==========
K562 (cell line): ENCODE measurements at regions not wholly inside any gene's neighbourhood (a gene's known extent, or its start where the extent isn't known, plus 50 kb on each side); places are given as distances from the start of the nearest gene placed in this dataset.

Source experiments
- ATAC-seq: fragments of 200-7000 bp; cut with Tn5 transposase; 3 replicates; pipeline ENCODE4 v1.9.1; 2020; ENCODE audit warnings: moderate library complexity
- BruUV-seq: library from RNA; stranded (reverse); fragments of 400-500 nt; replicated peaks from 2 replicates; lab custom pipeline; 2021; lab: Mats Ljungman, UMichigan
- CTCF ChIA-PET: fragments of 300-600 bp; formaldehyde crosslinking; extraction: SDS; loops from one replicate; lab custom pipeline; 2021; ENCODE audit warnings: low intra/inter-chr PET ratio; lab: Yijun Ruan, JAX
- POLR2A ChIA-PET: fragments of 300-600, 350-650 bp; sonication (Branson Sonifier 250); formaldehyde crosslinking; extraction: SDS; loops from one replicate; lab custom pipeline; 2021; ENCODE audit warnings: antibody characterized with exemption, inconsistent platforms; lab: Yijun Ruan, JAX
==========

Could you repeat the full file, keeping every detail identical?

K562 (cell line): ENCODE measurements at regions not wholly inside any gene's neighbourhood (a gene's known extent, or its start where the extent isn't known, plus 50 kb on each side); places are given as distances from the start of the nearest gene placed in this dataset.

Source experiments
- ATAC-seq: fragments of 200-7000 bp; cut with Tn5 transposase; 3 replicates; pipeline ENCODE4 v1.9.1; 2020; ENCODE audit warnings: moderate library complexity
- BruUV-seq: library from RNA; stranded (reverse); fragments of 400-500 nt; replicated peaks from 2 replicates; lab custom pipeline; 2021; lab: Mats Ljungman, UMichigan
- CTCF ChIA-PET: fragments of 300-600 bp; formaldehyde crosslinking; extraction: SDS; loops from one replicate; lab custom pipeline; 2021; ENCODE audit warnings: low intra/inter-chr PET ratio; lab: Yijun Ruan, JAX
- POLR2A ChIA-PET: fragments of 300-600, 350-650 bp; sonication (Branson Sonifier 250); formaldehyde crosslinking; extraction: SDS; loops from one replicate; lab custom pipeline; 2021; ENCODE audit warnings: antibody characterized with exemption, inconsistent platforms; lab: Yijun Ruan, JAX